As the debate over health reform becomes more and more focused on issues of “health care cost containment,” Mark Blumenthal at Pollster.com raises a crucial and much-ignored question: whose costs are we talking about here?
When Americans tell pollsters they want health care reform to focus on “costs” they usually mean their actual, out-of-pocket health care expenses: insurance premiums, deductibles, co-pays, the costs of prescription drugs and any other medical bills not covered by health insurance.
That’s not the same, of course, as what CBO or health policy wonks mean by “costs,” which is typically either the federal government’s outlays or the overall rate of inflation in the health care sector.
Blumenthal also notes that a rare poll focused on the kind of cost containment regular folks want shows some pretty amazing levels of support from Ds and Rs alike:
The survey…sponsored by the labor-business coalition known as America’s Agenda, included a test of measures to “reduce costs” that speaks directly to these kinds of out-of-pocket expenses:
Now I would like to read you a proposal that is being considered to reform health care. This proposal aims to reduce costs and improve quality of health care in the following ways: make health coverage more affordable and accessible for all Americans; eliminate co-pays and deductibles for recommended chronic disease treatment prescribed by your doctor; eliminate co- pays and deductibles for recommended preventive services and emphasize disease prevention including reducing obesity and smoking; ensure that doctors have accurate and updated information on the most effective treatments; and ensure that patients receive highly-coordinated, personalized treatment plans based on the latest medical evidence.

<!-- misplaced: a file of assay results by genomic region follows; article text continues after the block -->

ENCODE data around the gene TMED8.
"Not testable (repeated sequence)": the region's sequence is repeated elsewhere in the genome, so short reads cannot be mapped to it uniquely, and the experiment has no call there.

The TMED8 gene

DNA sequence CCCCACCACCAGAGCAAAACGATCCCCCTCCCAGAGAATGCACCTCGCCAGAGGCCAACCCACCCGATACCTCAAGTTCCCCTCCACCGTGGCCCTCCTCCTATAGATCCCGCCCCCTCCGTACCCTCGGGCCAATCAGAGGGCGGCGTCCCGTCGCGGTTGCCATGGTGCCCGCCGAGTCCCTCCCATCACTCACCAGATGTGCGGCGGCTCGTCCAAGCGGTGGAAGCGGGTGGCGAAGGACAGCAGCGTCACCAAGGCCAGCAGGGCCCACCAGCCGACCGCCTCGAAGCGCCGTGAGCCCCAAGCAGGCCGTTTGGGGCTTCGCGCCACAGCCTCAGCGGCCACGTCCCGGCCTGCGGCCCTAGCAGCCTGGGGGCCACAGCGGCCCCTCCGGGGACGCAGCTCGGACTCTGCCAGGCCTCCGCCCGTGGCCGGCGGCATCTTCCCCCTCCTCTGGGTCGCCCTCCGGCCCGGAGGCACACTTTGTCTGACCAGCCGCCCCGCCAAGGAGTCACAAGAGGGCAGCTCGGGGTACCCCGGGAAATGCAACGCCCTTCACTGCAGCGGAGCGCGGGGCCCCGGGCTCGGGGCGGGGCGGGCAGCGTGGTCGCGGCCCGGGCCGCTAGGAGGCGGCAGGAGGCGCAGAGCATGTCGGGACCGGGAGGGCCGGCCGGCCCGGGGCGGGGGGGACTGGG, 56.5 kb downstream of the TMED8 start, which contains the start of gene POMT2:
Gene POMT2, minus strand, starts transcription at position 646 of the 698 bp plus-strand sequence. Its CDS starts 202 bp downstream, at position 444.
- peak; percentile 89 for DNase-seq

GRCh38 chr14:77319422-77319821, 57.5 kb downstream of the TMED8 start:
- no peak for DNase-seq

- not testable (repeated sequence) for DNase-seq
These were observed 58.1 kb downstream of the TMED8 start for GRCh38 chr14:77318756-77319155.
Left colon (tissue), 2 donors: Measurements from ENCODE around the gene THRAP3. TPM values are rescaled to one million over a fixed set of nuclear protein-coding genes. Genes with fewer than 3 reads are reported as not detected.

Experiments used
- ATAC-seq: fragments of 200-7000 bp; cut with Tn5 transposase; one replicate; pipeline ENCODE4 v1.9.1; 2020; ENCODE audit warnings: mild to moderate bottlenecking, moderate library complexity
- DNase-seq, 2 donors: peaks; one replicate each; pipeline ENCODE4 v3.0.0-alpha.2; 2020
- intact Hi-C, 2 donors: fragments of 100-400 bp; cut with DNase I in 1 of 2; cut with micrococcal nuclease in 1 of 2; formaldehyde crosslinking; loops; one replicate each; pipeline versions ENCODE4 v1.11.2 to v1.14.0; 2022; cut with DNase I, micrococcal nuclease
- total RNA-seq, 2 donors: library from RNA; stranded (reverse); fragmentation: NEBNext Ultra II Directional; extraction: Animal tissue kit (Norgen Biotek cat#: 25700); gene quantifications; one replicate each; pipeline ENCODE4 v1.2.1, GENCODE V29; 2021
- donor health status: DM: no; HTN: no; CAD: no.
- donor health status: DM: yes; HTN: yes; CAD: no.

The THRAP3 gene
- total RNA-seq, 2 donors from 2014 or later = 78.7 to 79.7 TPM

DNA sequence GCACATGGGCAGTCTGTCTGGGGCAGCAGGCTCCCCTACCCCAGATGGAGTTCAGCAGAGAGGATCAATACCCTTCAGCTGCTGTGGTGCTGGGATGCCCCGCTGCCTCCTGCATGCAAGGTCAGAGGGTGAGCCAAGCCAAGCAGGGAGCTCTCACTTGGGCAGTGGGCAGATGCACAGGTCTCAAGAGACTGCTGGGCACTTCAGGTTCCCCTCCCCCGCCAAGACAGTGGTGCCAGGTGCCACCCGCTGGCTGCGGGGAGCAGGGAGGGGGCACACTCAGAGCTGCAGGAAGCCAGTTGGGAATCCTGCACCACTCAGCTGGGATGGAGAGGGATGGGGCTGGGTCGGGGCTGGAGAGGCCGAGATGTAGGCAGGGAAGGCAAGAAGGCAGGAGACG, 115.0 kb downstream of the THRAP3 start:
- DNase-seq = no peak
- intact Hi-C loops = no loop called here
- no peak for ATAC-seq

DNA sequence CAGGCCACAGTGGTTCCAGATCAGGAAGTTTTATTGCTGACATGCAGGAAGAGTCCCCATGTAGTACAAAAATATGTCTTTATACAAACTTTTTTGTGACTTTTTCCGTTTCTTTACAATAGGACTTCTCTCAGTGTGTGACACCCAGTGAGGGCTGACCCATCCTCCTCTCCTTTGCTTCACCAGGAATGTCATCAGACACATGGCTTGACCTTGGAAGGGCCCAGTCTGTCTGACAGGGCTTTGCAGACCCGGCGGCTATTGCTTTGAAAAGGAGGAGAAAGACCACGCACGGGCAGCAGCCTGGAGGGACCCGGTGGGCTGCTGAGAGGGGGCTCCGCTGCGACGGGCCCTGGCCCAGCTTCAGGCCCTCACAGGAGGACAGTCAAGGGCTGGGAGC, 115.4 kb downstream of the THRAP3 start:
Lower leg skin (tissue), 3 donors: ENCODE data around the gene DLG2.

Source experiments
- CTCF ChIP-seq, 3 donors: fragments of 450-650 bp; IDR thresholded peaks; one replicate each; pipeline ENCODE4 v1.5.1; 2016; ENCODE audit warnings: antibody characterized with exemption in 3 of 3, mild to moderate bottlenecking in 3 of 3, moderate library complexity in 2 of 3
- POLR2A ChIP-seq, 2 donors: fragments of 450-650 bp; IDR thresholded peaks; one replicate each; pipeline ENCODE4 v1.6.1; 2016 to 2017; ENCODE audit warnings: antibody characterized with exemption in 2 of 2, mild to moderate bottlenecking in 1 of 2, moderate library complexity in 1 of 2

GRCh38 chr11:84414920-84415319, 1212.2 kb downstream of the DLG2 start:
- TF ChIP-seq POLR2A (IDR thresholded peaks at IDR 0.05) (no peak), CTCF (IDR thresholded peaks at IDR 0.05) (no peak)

While the America’s Agenda poll did not test this proposal against alternatives, I would not be surprised to see Americans with health insurance react more positively to it than anything else we could dream up, especially if the alternative is framed in terms of providing “access” to those presently uninsured (in other words, to somebody else).
All these elements–particularly an emphasis on prevention, chronic disease management, electronic medical records, and research on effective treatments–have been part of what Barack Obama has meant by “cost containment” in the past, even if they haven’t much appeared in congressional plans. Looks like it would be a very good time for Obama to shift attention back to these highly popular forms of cost containment right now.